Have you ever heard of nurdles? You probably haven’t, but they’re just about everywhere you turn. Nurdles are tiny pellets of plastic resin no bigger than a pencil eraser that manufacturers transform into plastic packaging, plastic straws, disposable water bottles and other typical targets of environmental action. They also just happen to be the latest threat to our planet.
Each year, billions of these tiny plastic pellets get lost in production and through the supply chain process. Oftentimes, and very unfortunately, these pellets end up washing into our waterways – which not only contaminates our water sources but disrupts the ecosystem and animal inhabitants of these areas. The entire planet is going through a plastic waste crisis due to material such as nurdles. And for the U.K., nurdles are rapidly becoming a huge issue – an environmental consultancy estimated that pre-production plastic pellets are the second largest source of micro-plastic pollution in water, after micro-fragments from vehicle tires.
Currently, there is limited information on the extent of this kind of plastic pollution by U.S. companies and global researchers have struggled to even attempt an accurate assessment due to the rate at which plastic production and use is rapidly moving. However, there is indication that leads researchers to believe that it is a significant amount of plastic waste each year. A 2018 study estimated that anywhere between three million to 36 million pellets escape every year from a single, small industrial area in Sweden. So just imagine the amount of material that escapes from larger facilities throughout the U.S. and other countries. We’re truly living in a world that is drowning in plastic waste.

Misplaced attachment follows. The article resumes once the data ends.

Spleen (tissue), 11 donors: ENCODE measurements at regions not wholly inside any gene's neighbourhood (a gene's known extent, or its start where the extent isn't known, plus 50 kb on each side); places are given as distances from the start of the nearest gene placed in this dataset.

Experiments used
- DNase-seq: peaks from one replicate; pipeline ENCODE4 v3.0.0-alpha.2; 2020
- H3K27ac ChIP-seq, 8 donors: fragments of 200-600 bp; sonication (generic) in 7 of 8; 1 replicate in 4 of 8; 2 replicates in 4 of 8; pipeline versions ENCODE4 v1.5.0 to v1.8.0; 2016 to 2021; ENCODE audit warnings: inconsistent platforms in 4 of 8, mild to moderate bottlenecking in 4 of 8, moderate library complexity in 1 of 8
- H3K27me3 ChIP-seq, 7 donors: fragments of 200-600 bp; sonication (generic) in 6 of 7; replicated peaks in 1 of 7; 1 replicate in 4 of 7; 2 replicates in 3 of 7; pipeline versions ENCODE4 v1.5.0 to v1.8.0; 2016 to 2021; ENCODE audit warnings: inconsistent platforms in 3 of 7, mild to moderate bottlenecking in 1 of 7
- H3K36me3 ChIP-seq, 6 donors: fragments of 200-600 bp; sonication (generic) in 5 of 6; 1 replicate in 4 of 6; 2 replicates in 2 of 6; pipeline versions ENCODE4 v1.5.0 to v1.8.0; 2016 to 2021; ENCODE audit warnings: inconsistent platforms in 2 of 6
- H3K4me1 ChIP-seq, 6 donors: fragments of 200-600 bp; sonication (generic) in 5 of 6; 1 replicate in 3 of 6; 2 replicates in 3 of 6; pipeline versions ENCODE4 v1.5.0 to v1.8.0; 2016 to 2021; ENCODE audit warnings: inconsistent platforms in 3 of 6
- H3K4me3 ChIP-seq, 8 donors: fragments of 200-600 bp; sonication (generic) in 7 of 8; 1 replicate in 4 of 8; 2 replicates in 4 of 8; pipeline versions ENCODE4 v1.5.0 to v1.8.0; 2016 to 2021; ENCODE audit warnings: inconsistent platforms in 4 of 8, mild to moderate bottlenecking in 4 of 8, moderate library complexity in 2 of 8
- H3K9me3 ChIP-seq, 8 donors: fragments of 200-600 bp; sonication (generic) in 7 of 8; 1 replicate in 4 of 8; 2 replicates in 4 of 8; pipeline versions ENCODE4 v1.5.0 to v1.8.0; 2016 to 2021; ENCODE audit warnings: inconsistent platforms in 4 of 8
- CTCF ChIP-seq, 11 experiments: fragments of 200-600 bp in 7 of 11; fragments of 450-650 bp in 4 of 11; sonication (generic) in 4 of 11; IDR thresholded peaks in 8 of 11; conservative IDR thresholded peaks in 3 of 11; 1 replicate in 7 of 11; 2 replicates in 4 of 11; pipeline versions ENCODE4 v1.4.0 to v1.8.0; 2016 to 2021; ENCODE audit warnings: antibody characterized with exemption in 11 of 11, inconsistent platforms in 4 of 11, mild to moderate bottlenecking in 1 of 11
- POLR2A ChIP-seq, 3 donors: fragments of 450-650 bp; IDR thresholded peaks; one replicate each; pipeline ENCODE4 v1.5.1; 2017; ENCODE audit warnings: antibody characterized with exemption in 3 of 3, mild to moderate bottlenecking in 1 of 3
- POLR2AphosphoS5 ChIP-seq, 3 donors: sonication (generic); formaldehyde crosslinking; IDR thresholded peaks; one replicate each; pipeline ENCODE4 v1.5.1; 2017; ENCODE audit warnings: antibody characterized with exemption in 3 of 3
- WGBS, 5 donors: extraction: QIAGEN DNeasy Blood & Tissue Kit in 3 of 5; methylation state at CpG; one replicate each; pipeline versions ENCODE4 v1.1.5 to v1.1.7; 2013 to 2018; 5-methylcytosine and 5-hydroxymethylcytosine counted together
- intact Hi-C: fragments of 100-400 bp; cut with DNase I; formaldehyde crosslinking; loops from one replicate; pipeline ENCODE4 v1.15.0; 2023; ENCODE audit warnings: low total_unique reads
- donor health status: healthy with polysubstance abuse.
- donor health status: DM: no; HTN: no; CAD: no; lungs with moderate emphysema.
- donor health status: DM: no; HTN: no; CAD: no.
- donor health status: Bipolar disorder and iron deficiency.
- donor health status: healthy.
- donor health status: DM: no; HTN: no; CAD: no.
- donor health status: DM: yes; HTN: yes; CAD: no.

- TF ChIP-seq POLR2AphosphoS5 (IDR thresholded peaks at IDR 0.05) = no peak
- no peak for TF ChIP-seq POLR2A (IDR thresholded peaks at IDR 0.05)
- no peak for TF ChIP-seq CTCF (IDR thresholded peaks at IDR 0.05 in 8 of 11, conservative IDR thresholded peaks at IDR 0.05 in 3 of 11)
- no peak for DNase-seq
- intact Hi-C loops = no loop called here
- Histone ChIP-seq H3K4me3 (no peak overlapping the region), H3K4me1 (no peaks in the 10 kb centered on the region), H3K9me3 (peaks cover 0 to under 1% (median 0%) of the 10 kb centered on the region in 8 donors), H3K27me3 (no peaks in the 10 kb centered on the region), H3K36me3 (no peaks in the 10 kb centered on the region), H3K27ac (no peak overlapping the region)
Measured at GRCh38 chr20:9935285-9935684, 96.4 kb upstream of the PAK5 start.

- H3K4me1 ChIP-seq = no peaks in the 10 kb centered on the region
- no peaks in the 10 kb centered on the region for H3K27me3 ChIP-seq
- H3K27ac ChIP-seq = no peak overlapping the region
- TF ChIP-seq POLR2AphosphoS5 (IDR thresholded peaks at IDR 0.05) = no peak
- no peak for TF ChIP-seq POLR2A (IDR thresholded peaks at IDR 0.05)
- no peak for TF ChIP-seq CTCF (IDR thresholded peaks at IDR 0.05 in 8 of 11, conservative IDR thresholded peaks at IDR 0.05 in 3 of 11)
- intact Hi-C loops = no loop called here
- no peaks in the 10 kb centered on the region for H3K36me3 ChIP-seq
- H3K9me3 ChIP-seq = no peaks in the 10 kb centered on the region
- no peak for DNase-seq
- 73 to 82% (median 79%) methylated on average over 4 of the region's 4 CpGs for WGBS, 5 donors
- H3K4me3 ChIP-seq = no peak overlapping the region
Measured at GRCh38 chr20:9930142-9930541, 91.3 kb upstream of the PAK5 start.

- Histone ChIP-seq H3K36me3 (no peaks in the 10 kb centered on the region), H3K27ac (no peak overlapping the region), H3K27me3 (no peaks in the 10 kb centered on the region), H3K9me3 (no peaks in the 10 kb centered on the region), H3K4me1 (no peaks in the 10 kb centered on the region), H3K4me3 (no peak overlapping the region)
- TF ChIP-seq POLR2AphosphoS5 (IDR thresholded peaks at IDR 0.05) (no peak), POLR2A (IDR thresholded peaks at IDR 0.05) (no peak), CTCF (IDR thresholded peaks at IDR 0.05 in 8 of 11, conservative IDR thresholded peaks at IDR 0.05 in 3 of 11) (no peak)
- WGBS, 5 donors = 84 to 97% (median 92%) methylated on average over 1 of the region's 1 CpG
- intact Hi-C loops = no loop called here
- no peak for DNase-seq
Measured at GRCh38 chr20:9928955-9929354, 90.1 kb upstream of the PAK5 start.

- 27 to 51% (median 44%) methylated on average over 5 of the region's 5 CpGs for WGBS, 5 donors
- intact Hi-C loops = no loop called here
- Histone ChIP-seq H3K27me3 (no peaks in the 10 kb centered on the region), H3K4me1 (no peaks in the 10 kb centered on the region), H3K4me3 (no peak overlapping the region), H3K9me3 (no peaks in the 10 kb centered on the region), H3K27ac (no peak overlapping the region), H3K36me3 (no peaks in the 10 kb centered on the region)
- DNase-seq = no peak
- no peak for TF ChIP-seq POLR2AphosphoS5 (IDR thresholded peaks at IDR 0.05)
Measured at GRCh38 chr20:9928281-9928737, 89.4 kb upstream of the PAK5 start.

Further research has revealed the ubiquity of these nurdles in the bellies of fish caught in the South Pacific, to the digestive tracts of short-tailed albatross in the north and on the beaches of the Mediterranean. Now, shareholder advocacy group As You Sow has filed resolutions with Chevron Corp., DowDupont Inc., Exxon Mobil Corp. and Phillips 66 asking them to disclose how many nurdles escape their production process each year, and how effectively they’re addressing the issue.
A spokesperson for each company mentioned above have said that shareholders are continuing to meet in order to find sustainability efforts. The companies will decide in the next several months whether to include the resolutions in this year’s proxy statements, according to As You Sow.
“We’ve had information over the last couple of years from the plastics industry, that they’re taking this all seriously,” said Conrad MacKerron, senior vice president of As You Sow. The companies say they have set goals to recycle plastics, he said. “This is really more of a bellwether moment, as to whether they’re serious … if they’re willing to come out, warts and all, and say ‘here’s the situation. Here are the spills that are out there. Here’s what we’re doing about them.’”